We’ve seen this before, even in Canada, for trees at lower latitudes, especially those running along the Canada-US border.  In the 1930s, the trees had their minimum requirement for cold days fulfilled and the temperature rose relatively early in the spring.  The trees burst bud and they were making leaves and then there was a cold snap and we had a catastrophic loss of trees due to fulfilling the cold requirement, having a warm time and then having a late spring frost again.

So, to answer your question, in 2010 the buds may have burst two weeks earlier than this year because the autumn of 2009 was cold enough for the trees.  So, once the night length got longer, the trees went into their dormant program, and then the tree was able to fulfill its cold days requirement and then there were enough warm days to allow the tree to say, “OK, timing is right, I can burst bud again.”

And what happened this year to make them burst bud later?

There could have been a warmer autumn last year.  Warm autumns can mess the plants up.  As I recall, it was a warm autumn last year.  This is one of the things that people are worried about with global climate change — if we have warmer autumns,  that cue won’t be there to tell the tree to go dormant in the autumn and they won’t have the necessary combination of day length and temperature to properly shut them down.

This is what could have happened this year.  The other cue is that we didn’t have sufficiently long enough numbers of warm days on the spring side to bring them out of dormancy.  So their cold requirement might have been met during the winter, but now we haven’t had enough warm days in a row to bring them out of dormancy.  So, everything is delayed.  Remember, trees won’t do anything until they get their cues.

Is it possible for trees to adapt to what we expect to be the vastly different climate conditions global warming will bring about?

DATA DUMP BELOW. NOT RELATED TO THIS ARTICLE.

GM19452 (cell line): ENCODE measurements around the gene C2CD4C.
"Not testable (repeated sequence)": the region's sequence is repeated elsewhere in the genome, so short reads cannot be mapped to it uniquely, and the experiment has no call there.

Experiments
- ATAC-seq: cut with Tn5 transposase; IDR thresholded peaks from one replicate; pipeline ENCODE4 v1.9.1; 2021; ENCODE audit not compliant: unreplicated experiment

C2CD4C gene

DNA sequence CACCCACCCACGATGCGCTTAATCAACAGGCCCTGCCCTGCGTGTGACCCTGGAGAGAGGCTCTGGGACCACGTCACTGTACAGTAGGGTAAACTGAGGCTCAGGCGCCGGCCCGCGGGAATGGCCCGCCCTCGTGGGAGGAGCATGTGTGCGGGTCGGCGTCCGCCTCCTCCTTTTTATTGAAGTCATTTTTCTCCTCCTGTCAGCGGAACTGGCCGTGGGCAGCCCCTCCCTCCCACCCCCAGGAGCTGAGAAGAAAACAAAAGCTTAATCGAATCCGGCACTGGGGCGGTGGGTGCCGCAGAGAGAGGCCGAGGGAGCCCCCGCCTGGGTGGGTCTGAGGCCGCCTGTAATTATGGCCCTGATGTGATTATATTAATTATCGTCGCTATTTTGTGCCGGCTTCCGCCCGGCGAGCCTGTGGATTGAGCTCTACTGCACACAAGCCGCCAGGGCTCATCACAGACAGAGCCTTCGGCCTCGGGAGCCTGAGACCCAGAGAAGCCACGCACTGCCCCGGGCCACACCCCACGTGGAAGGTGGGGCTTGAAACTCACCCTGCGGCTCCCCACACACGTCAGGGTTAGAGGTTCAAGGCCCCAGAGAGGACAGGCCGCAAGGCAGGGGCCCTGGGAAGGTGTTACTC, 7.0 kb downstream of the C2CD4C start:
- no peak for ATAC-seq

It is true that can adapt and have adjusted to pretty significant climate changes in the past.

For example, during the last period of glaciation, we had many of the tree species familiar here in southern Canada pushed down into southwest  California and the Florida panhandle, as the ice sheet pushed from north.  That took 10,000 to 15,000 years.    Herein lies the problem today – while it is true that over long geological time scales plants and animals can adapt, if you’re talking about a tree that doesn’t have the capacity to pick up and move long distances, then climate change that takes place over a very compressed time scale can make it very difficult for the tree to contend with.

U of T is doing a lot of research in understanding life systems of trees and plants, isn’t it?

Yes, we’ve made some important discoveries.  One is by U of T professors Peter McCourt, Darrell Desveaux and Nick Provart of Cells and Systems Biology and a former U of T professor, Sean Cutler.  This group has reached an understanding, at a very detailed level, of the mechanism that perceives hormones that tell the plant “OK, now it’s time to shut down.”

My own lab has been working on understanding all the genes that are expressed in response to cues like that but we’ve been focused on a different cue — not temperature but water availability.  To put it more simply, we’re working to understand the molecular pathways that control the plant processes that we see change around us, like the leaves dropping and then growing again.

It’s interesting how this work, in the study of trees and plants, sounds similar to work done on human health.

Absolutely.  The tools we’re using to investigate personalized medicine or translational genomics, which are so important to humans, are the same tools being used to understand and protect forest and crop health.